The War Against Rommel’s Supply Lines
Alan J. Levine
Four Stars out of Five
This is a very good book providing an in-depth analysis into the battle raging against the umbilical cord tying the Axis forces in North Africa to their base in Italy. In my opinion, no student of the war in the Mediterranean will be able to ignore it.
The book covers the whole of the supply struggle waged in the Mediterranean, but focuses on the period following the Alamein battles and the invasion of North Africa by US and British forces, when it became imperative for Allied planners to prevent a permanent lodging of Axis forces in Tunisia, to the surrender of Axis forces in May 1943. Five out of six chapters are devoted to this effort, while the first chapter provides a concise, yet highly informative and well-researched summary of what went on during 1940-42.
The focus chapters deal with the planning of the invasion of French North Africa, and in particular the role and establishment of 12th Air Force. The author describes well the troubles this formation went through when it was first established, and the very difficult command arrangements at the start of the campaign in Tunisia. The following chapters discuss the invasion, the attack against the build-up of Axis forces in Tunisia, which is rightly described in a very critical manner, the re-organisation of the forces engaged in the logistical battle from January 1943 onwards, and their contribution to the eventual victory. The book gives time to both US and British forces engaged in the battle, and is quite (and justly) complimentary to the Italian effort in keeping the Axis forces in Tunisia supplied.
The author manages well to weave a narrative integrating theatre strategy and individual actions, although at times the information packed into single sentences or paragraphs can become overwhelming. I am also not convinced about the need for as much detail as is sometimes provided and editing could maybe have parsed the text a bit more of unnecessary detail.
The book is very well-researched, going through archival material such as unit records of air formations engaged in the battle, or patrol reports of submarines, and it makes very good use of official histories, of both sides. This is a particularly outstanding feature of the book – where possible, the author made the effort of trying to verify claims made by Allied forces against air and sea targets, by checking the Axis records. While this is no doubt a thankless task, and often a wild goose chase, it is one that cannot be lauded enough. The author has also gone to good length in providing a background on the technical capabilities of the Allied weapons available for the task, highlighting the planes and submarines in particular.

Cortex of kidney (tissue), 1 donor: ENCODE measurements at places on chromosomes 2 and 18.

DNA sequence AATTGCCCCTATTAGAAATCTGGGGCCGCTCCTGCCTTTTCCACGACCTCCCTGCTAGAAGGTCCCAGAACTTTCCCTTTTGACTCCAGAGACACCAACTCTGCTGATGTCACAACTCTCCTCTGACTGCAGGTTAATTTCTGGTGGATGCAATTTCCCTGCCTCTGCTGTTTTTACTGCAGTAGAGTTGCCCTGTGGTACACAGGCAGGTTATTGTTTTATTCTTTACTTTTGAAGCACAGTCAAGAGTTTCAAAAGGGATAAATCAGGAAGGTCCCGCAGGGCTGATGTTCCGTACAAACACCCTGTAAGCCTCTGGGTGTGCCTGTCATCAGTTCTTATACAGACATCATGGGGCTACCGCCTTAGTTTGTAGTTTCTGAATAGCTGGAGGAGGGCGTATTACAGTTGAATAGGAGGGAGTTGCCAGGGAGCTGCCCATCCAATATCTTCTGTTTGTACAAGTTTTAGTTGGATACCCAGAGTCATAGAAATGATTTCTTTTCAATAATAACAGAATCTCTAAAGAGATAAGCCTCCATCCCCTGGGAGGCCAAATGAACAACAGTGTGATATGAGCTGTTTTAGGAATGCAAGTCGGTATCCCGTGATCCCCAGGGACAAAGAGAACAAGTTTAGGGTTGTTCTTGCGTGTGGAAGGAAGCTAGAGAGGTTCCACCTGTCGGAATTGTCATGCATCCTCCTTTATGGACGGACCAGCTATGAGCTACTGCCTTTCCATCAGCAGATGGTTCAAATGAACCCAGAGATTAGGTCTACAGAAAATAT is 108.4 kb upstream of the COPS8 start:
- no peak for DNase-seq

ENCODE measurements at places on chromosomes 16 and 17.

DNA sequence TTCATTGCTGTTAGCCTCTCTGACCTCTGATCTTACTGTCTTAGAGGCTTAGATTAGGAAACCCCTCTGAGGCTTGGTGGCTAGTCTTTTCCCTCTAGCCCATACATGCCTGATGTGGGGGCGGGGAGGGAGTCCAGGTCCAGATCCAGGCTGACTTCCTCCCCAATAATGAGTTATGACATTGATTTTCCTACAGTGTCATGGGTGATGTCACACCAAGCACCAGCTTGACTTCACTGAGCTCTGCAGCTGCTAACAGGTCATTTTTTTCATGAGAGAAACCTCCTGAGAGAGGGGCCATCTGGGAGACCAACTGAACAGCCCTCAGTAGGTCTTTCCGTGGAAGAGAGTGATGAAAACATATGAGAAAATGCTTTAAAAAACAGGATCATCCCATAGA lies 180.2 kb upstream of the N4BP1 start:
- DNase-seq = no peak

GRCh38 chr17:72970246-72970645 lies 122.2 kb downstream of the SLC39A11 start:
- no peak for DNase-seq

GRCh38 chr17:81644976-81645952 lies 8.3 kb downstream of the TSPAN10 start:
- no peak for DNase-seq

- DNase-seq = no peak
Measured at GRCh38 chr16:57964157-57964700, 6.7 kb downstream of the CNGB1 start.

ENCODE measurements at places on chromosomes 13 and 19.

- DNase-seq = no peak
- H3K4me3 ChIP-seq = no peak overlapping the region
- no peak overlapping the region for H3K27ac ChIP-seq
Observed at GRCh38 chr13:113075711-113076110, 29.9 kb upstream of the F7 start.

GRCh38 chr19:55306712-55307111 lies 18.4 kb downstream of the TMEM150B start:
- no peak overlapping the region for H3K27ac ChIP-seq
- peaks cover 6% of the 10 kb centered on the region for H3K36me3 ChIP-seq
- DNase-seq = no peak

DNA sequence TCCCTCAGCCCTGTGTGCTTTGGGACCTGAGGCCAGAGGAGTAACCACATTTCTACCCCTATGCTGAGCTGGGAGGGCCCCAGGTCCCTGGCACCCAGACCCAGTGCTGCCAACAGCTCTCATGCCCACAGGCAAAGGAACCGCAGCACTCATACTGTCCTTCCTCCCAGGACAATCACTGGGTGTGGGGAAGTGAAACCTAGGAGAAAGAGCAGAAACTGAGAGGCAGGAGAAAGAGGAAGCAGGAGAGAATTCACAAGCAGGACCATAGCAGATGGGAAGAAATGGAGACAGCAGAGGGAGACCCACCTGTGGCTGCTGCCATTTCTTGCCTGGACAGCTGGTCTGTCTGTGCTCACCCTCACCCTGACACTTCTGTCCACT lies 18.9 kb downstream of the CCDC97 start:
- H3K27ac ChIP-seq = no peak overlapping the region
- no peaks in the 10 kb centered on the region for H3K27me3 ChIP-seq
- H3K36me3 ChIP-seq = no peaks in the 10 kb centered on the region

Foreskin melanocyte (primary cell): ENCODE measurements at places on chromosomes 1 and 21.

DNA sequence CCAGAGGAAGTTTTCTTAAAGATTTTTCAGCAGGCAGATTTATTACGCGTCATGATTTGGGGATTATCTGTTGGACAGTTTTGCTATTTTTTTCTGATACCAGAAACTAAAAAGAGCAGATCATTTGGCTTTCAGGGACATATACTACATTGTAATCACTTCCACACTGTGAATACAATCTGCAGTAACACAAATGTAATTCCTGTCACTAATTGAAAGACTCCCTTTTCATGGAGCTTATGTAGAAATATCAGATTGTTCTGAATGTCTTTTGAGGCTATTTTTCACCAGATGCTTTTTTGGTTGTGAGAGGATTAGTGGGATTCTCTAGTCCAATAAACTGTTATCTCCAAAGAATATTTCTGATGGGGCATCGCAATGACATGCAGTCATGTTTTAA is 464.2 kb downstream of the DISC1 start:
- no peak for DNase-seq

The book sports an index, an extensive literature list, and a good set of endnotes – in other words, it is a serious research work. What is missing is a list of maps, although since there are only two, so maybe that was not considered necessary. Which leads me to: sufficient in number and detail maps are missing, so I recommend having an Atlas of WW2 handy while reading it, unless you have a North Africa map in your head. The selection of pictures is appropriate to the topic, and the quality is acceptable, especially considering the price. What I really would have liked to see are diagrams of air-sea attack formations. These are described verbally, but a picture would help very much in understanding the roles of the various planes engaging shipping targets. But that is really the only major gripe I can think of.
Thanks go to Stackpole for not only publishing a book that is clearly dealing with a somewhat esoteric topic (why bother with logistics – when you could have the umpteenth 750-page colour book about Waffen SS-Tigers?), but making the effort to create a very attractive presentation, and pricing it very reasonably. Highly recommended.